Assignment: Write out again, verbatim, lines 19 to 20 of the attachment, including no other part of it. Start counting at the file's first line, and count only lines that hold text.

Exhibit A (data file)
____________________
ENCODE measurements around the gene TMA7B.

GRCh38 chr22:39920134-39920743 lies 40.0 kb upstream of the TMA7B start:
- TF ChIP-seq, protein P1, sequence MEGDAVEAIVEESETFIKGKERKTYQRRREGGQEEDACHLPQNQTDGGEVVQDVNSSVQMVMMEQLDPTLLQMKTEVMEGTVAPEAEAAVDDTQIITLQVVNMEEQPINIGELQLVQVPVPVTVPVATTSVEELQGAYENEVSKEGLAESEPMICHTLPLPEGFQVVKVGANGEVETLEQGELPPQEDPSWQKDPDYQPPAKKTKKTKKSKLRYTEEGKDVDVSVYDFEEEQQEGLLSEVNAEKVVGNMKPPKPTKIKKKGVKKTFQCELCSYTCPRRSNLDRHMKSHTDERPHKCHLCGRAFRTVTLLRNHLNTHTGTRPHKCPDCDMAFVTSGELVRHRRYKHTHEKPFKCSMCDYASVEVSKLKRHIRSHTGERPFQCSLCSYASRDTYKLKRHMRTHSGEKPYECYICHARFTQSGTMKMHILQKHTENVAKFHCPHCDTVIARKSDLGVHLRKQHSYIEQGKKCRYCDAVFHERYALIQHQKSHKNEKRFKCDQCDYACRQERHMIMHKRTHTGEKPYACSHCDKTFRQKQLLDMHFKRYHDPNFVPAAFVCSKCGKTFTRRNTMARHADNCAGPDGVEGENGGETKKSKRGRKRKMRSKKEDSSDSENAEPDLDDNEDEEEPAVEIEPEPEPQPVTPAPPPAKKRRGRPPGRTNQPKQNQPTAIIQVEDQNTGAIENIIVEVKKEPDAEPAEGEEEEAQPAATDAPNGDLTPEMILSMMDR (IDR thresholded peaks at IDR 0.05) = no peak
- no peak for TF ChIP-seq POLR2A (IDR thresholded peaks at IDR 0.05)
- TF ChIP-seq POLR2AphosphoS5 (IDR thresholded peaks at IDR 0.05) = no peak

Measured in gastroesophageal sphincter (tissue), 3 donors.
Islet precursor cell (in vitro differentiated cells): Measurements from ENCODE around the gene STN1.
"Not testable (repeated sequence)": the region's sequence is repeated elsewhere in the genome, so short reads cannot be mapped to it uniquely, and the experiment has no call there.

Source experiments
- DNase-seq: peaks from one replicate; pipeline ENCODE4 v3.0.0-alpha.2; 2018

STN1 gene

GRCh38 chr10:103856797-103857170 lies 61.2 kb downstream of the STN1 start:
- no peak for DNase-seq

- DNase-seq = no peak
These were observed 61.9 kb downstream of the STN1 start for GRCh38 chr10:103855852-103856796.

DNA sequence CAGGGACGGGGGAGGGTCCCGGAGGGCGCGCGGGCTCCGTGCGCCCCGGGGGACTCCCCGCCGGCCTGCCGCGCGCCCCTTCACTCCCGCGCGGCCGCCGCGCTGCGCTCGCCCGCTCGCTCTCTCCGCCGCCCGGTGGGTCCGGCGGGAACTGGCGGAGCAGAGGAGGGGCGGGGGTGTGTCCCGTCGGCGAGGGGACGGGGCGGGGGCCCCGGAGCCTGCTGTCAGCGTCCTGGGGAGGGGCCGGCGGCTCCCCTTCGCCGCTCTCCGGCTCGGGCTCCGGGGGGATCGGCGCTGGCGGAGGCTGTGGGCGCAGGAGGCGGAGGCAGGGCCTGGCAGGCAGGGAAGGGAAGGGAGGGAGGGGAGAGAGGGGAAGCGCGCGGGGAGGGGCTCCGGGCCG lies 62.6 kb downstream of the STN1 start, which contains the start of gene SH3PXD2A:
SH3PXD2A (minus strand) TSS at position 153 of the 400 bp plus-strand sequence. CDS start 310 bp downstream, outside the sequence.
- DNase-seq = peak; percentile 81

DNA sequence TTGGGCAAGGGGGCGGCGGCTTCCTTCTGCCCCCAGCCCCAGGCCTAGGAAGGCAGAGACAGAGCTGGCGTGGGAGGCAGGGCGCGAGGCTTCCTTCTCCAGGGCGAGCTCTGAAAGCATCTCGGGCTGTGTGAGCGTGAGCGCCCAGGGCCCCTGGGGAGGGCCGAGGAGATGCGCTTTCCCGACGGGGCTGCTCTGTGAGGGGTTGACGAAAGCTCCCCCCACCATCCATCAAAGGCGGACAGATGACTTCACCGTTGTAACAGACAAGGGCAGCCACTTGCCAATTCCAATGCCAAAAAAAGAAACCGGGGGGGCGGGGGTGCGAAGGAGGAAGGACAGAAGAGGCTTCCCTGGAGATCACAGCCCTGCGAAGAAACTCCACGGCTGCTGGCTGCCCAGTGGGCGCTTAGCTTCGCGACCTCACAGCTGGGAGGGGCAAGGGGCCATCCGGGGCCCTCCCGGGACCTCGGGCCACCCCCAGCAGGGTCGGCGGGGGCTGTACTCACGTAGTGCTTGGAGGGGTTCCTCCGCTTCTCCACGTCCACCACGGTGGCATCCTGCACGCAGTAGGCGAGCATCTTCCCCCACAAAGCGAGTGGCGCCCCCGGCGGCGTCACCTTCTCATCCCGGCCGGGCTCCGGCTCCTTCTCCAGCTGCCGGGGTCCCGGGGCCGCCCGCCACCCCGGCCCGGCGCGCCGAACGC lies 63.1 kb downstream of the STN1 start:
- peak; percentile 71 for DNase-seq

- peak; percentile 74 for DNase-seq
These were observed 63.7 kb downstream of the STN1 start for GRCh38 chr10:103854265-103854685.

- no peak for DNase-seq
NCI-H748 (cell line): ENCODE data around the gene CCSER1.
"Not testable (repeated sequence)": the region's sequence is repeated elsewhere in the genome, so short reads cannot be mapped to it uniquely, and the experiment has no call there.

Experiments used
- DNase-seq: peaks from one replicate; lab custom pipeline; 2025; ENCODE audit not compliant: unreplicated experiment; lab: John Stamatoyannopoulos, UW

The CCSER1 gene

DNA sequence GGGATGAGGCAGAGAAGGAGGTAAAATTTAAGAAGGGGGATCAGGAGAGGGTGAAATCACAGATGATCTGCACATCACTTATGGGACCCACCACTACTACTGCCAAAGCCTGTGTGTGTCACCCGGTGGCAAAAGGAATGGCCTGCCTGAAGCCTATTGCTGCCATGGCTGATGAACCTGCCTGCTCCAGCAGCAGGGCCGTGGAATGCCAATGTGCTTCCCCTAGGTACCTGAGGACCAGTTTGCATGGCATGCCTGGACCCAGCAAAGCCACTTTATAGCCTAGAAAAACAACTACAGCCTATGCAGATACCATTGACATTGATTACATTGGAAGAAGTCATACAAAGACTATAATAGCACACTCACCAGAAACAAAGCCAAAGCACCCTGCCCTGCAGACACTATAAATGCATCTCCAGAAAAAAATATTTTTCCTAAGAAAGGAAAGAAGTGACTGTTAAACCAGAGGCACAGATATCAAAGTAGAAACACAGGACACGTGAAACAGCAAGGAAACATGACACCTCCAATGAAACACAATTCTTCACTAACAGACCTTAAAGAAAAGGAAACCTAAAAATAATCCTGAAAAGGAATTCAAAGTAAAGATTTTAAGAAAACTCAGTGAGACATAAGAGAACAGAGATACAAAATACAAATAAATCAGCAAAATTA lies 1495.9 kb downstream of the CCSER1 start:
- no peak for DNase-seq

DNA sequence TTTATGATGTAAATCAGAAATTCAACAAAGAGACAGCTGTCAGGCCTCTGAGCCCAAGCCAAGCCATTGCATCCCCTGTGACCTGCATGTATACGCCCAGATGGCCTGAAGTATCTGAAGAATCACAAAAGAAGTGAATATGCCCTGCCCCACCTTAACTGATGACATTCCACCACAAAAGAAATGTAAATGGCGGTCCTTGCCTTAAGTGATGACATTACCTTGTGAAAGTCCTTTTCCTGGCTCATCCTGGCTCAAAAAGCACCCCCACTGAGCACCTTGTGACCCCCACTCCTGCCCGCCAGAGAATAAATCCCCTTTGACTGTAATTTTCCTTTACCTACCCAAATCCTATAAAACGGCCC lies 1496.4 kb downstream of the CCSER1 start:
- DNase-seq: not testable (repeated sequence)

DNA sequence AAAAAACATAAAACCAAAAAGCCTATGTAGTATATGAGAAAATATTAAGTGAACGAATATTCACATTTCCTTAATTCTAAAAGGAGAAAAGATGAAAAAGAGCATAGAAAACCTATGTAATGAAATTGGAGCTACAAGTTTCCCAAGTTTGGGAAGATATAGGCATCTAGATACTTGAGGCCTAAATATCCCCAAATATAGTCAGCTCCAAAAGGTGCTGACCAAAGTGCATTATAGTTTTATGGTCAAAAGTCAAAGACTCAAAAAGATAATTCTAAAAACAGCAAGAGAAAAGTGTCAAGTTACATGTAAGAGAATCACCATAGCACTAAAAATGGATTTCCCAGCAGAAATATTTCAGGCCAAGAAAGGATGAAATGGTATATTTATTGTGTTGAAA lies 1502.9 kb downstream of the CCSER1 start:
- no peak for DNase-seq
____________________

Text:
DNA sequence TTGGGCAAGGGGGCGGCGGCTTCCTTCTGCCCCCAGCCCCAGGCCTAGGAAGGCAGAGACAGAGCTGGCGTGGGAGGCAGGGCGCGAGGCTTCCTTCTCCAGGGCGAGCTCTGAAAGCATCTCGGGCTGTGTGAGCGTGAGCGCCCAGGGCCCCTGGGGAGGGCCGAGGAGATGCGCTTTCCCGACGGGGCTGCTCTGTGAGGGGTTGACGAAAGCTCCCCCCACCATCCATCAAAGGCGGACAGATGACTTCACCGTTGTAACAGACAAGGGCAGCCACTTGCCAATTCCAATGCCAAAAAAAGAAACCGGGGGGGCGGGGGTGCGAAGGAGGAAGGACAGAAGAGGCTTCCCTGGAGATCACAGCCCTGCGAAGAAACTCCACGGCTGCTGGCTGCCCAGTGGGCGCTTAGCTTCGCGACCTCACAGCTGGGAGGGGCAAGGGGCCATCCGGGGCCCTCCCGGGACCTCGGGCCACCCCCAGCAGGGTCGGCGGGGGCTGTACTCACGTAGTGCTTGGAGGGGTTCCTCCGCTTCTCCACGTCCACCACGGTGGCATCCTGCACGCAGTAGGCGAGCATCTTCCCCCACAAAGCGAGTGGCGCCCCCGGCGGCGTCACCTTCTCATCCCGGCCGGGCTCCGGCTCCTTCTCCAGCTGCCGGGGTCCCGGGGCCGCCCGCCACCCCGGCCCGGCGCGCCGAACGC lies 63.1 kb downstream of the STN1 start:
- peak; percentile 71 for DNase-seq